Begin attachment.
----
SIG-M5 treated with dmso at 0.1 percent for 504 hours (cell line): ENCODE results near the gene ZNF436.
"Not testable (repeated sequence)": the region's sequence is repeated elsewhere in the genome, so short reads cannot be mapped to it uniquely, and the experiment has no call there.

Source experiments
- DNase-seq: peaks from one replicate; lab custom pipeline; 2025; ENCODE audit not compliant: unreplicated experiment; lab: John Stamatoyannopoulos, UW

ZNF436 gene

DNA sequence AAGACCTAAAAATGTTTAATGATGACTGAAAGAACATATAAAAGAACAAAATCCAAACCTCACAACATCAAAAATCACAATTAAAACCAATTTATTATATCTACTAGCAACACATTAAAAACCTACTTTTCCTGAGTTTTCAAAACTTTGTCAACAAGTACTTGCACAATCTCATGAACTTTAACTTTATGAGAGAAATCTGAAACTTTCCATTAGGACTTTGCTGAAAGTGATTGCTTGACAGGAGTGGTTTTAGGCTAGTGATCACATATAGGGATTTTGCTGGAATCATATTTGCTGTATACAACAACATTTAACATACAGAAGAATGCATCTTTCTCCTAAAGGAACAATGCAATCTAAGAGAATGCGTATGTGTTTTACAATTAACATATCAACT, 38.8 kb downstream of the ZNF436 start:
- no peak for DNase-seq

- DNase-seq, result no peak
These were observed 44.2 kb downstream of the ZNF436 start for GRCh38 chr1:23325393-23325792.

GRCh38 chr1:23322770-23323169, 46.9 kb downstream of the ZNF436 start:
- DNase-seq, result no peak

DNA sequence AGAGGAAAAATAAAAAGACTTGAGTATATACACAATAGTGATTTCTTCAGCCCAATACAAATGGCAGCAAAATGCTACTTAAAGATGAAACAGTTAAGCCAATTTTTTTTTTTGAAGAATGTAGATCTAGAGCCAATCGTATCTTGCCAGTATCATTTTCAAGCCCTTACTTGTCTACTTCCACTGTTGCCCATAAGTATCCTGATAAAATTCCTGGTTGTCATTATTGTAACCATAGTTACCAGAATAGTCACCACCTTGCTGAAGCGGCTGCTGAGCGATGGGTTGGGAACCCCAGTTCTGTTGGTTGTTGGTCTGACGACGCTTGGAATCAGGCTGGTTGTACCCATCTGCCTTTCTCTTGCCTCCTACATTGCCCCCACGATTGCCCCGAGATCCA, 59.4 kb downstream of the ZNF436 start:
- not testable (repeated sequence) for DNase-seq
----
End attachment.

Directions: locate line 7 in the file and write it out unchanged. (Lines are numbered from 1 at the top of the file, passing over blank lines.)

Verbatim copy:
- no peak for DNase-seq